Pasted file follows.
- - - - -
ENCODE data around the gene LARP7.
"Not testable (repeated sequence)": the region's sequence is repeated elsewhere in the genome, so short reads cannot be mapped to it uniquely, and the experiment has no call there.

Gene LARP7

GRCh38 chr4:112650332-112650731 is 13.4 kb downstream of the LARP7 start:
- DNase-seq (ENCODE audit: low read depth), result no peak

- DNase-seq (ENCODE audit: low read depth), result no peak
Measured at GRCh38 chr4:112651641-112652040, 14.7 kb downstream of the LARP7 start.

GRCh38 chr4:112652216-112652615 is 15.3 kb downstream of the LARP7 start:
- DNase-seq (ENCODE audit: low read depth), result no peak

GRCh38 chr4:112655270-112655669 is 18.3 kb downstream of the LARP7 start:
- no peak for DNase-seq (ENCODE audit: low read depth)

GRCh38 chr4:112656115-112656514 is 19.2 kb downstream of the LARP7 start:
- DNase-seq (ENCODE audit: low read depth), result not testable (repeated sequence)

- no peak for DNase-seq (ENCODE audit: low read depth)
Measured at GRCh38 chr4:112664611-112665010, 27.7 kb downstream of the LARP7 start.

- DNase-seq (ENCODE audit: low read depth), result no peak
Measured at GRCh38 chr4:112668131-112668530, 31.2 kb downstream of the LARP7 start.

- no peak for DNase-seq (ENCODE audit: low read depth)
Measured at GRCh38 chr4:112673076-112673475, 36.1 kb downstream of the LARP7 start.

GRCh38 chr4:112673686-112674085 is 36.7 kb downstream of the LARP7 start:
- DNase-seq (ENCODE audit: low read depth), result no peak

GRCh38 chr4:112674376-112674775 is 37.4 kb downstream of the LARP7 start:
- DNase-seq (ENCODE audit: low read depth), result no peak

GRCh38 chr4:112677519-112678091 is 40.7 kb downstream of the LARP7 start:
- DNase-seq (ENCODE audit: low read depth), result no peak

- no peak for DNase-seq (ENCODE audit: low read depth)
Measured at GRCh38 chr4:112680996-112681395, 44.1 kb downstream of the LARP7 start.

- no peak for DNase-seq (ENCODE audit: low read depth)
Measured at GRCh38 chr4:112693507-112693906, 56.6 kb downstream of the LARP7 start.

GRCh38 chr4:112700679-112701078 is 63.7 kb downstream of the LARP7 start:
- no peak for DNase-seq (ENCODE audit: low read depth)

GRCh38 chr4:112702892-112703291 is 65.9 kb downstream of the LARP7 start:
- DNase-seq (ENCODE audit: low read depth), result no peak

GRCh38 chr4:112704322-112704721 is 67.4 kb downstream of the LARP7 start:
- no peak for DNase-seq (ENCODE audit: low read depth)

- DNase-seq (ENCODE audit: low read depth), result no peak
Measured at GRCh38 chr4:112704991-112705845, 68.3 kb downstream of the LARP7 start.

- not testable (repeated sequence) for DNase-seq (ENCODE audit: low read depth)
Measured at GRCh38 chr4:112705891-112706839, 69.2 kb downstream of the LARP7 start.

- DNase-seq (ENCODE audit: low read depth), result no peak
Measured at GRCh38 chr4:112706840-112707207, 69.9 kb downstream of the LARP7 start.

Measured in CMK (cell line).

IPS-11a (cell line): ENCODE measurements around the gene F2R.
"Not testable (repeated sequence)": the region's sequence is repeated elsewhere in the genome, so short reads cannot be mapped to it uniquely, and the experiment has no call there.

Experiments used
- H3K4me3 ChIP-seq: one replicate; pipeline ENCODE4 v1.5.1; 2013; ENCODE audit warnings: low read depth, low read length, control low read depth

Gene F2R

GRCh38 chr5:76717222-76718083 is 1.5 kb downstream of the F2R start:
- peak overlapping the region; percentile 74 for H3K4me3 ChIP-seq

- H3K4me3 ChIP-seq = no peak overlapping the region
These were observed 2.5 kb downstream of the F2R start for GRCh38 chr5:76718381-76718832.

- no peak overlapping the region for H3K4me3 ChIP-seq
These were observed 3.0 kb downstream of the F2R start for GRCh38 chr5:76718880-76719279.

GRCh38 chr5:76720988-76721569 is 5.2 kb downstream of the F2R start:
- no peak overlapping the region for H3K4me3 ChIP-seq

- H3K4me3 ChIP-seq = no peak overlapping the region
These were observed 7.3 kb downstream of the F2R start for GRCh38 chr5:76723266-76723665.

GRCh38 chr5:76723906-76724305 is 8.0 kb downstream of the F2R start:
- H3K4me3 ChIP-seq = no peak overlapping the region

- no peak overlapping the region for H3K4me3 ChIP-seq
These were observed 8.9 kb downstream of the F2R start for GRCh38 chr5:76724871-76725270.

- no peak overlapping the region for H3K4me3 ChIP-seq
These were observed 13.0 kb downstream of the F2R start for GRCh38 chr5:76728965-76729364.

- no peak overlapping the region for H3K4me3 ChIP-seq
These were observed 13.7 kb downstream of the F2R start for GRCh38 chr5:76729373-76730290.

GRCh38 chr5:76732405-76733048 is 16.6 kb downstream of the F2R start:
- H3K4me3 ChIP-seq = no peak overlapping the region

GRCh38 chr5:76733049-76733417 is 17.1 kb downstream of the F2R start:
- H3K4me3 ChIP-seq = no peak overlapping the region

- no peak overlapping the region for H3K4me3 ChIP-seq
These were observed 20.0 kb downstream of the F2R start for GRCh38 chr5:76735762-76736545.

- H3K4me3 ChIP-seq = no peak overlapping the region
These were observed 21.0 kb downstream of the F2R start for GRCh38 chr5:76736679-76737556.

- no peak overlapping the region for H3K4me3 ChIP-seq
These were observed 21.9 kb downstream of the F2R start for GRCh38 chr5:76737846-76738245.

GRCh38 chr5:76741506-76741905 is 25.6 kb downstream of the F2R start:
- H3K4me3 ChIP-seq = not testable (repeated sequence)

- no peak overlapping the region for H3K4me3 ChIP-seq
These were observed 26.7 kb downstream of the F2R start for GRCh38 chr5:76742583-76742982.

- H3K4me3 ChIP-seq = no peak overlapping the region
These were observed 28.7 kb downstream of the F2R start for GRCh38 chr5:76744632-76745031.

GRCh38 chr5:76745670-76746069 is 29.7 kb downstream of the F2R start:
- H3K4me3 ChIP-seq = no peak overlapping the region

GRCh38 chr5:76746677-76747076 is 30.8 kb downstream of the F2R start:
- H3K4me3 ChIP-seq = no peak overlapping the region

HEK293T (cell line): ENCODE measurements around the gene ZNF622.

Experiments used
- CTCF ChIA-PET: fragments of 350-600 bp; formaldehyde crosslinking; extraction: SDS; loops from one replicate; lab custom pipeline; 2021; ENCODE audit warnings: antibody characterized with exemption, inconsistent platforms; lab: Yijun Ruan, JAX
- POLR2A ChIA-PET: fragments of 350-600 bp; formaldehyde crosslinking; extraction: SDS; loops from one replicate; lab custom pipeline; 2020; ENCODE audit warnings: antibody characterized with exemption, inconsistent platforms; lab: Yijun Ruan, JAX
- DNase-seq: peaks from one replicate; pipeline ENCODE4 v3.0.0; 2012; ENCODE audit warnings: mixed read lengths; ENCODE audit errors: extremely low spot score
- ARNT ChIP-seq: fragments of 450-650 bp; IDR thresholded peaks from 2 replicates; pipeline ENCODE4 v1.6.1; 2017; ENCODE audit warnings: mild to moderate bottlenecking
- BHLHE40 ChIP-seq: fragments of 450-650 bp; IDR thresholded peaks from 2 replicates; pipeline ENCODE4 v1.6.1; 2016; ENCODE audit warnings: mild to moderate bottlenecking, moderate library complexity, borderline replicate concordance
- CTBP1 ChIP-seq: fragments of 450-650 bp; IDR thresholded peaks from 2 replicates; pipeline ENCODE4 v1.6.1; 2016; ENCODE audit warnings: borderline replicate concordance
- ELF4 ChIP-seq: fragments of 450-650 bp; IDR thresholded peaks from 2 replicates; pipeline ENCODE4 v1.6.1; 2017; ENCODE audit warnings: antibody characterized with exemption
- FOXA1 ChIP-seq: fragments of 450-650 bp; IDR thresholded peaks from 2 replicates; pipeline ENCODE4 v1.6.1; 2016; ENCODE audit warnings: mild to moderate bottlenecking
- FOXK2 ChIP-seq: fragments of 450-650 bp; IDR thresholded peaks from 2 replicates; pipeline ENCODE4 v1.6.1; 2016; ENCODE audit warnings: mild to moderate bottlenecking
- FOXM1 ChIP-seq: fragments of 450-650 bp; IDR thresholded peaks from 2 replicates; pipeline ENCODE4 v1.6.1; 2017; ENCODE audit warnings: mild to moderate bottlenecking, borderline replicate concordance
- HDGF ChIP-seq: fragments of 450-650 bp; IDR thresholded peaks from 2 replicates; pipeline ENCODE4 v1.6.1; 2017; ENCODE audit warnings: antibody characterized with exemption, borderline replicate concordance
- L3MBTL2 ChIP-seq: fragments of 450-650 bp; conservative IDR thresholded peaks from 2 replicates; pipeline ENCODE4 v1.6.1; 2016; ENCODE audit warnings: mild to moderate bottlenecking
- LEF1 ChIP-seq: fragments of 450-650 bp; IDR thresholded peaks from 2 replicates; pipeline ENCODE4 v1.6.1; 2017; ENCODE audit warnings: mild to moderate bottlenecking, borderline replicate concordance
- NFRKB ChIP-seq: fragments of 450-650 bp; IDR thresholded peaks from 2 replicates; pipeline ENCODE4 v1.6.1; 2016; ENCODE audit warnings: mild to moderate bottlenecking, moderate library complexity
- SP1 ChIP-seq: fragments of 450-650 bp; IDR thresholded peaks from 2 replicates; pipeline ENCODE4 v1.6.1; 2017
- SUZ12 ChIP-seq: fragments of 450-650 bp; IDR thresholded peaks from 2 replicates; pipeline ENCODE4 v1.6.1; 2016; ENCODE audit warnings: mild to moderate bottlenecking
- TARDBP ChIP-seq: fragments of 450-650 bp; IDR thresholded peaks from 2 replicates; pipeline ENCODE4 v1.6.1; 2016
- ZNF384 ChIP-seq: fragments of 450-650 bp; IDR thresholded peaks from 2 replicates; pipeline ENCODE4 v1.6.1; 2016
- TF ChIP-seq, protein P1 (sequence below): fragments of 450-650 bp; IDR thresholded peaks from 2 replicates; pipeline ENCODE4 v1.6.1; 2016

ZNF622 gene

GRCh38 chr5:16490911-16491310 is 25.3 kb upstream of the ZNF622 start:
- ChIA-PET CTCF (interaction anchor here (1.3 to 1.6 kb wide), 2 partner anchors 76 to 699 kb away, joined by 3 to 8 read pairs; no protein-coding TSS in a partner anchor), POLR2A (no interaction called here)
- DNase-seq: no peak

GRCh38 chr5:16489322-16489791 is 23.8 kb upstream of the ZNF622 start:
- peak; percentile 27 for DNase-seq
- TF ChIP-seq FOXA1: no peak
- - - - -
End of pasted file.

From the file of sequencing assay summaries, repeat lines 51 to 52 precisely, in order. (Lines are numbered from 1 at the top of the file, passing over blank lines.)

These were observed 2.5 kb downstream of the F2R start for GRCh38 chr5:76718381-76718832.

- no peak overlapping the region for H3K4me3 ChIP-seq